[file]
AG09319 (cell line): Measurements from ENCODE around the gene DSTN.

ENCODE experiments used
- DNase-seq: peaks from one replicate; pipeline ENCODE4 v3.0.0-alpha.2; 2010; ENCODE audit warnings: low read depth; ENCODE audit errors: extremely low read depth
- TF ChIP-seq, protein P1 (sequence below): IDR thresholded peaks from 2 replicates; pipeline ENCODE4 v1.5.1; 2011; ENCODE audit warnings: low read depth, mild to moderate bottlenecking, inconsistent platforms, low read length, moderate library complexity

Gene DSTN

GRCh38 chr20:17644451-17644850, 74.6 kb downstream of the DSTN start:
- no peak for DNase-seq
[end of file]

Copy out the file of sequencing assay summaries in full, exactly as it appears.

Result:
AG09319 (cell line): Measurements from ENCODE around the gene DSTN.

ENCODE experiments used
- DNase-seq: peaks from one replicate; pipeline ENCODE4 v3.0.0-alpha.2; 2010; ENCODE audit warnings: low read depth; ENCODE audit errors: extremely low read depth
- TF ChIP-seq, protein P1 (sequence below): IDR thresholded peaks from 2 replicates; pipeline ENCODE4 v1.5.1; 2011; ENCODE audit warnings: low read depth, mild to moderate bottlenecking, inconsistent platforms, low read length, moderate library complexity

Gene DSTN

GRCh38 chr20:17644451-17644850, 74.6 kb downstream of the DSTN start:
- no peak for DNase-seq